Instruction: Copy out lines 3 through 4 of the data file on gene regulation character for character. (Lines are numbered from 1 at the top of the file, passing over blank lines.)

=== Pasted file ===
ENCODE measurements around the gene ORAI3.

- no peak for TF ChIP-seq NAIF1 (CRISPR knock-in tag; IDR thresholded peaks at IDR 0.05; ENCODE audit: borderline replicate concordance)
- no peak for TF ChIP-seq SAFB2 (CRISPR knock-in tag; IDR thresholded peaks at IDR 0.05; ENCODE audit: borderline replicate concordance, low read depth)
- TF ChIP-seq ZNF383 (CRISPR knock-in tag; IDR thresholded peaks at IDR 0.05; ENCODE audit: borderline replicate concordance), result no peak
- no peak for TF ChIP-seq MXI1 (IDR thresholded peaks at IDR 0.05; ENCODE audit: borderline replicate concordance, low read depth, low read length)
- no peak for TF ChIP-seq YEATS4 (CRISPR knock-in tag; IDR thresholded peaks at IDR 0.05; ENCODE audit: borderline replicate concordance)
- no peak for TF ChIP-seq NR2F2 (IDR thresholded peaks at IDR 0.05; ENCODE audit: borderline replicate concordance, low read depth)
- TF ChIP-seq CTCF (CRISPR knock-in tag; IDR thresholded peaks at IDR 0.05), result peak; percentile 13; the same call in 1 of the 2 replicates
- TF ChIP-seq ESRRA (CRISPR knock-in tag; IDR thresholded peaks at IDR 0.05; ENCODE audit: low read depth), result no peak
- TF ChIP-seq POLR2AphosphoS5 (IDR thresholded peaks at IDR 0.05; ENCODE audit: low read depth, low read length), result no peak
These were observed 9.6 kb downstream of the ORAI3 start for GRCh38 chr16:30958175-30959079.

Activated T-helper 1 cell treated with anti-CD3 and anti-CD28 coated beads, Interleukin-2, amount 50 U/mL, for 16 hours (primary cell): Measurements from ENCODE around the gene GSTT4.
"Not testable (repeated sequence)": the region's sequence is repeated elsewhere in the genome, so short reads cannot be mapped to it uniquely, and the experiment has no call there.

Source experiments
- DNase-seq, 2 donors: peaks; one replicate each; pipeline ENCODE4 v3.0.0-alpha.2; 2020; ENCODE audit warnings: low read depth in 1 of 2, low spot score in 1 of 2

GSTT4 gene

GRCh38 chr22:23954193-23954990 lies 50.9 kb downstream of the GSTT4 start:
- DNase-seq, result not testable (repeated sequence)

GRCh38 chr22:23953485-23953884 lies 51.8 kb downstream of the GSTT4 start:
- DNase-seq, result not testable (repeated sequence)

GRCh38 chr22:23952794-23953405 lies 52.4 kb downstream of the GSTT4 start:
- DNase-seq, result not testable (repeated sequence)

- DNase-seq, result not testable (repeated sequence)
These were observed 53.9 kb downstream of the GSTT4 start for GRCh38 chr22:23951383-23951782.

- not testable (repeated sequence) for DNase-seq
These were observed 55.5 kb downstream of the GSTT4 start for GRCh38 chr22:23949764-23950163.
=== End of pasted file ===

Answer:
- no peak for TF ChIP-seq SAFB2 (CRISPR knock-in tag; IDR thresholded peaks at IDR 0.05; ENCODE audit: borderline replicate concordance, low read depth)
- TF ChIP-seq ZNF383 (CRISPR knock-in tag; IDR thresholded peaks at IDR 0.05; ENCODE audit: borderline replicate concordance), result no peak